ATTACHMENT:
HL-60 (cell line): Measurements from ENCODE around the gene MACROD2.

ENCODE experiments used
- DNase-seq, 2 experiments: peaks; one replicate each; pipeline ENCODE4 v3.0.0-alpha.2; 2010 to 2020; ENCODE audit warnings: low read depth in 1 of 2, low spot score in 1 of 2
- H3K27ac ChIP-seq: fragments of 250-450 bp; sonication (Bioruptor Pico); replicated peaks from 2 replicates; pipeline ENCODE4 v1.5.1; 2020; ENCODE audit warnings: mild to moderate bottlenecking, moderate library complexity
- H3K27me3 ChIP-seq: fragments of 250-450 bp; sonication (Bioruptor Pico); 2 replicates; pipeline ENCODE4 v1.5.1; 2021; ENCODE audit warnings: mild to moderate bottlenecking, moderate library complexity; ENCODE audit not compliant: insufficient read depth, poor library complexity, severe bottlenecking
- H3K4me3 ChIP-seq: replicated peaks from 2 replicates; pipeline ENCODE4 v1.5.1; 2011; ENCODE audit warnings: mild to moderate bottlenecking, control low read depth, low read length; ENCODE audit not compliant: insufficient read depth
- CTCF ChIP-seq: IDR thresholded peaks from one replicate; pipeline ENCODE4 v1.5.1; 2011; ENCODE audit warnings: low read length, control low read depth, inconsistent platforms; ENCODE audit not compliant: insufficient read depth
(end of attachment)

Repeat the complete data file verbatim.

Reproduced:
HL-60 (cell line): Measurements from ENCODE around the gene MACROD2.

ENCODE experiments used
- DNase-seq, 2 experiments: peaks; one replicate each; pipeline ENCODE4 v3.0.0-alpha.2; 2010 to 2020; ENCODE audit warnings: low read depth in 1 of 2, low spot score in 1 of 2
- H3K27ac ChIP-seq: fragments of 250-450 bp; sonication (Bioruptor Pico); replicated peaks from 2 replicates; pipeline ENCODE4 v1.5.1; 2020; ENCODE audit warnings: mild to moderate bottlenecking, moderate library complexity
- H3K27me3 ChIP-seq: fragments of 250-450 bp; sonication (Bioruptor Pico); 2 replicates; pipeline ENCODE4 v1.5.1; 2021; ENCODE audit warnings: mild to moderate bottlenecking, moderate library complexity; ENCODE audit not compliant: insufficient read depth, poor library complexity, severe bottlenecking
- H3K4me3 ChIP-seq: replicated peaks from 2 replicates; pipeline ENCODE4 v1.5.1; 2011; ENCODE audit warnings: mild to moderate bottlenecking, control low read depth, low read length; ENCODE audit not compliant: insufficient read depth
- CTCF ChIP-seq: IDR thresholded peaks from one replicate; pipeline ENCODE4 v1.5.1; 2011; ENCODE audit warnings: low read length, control low read depth, inconsistent platforms; ENCODE audit not compliant: insufficient read depth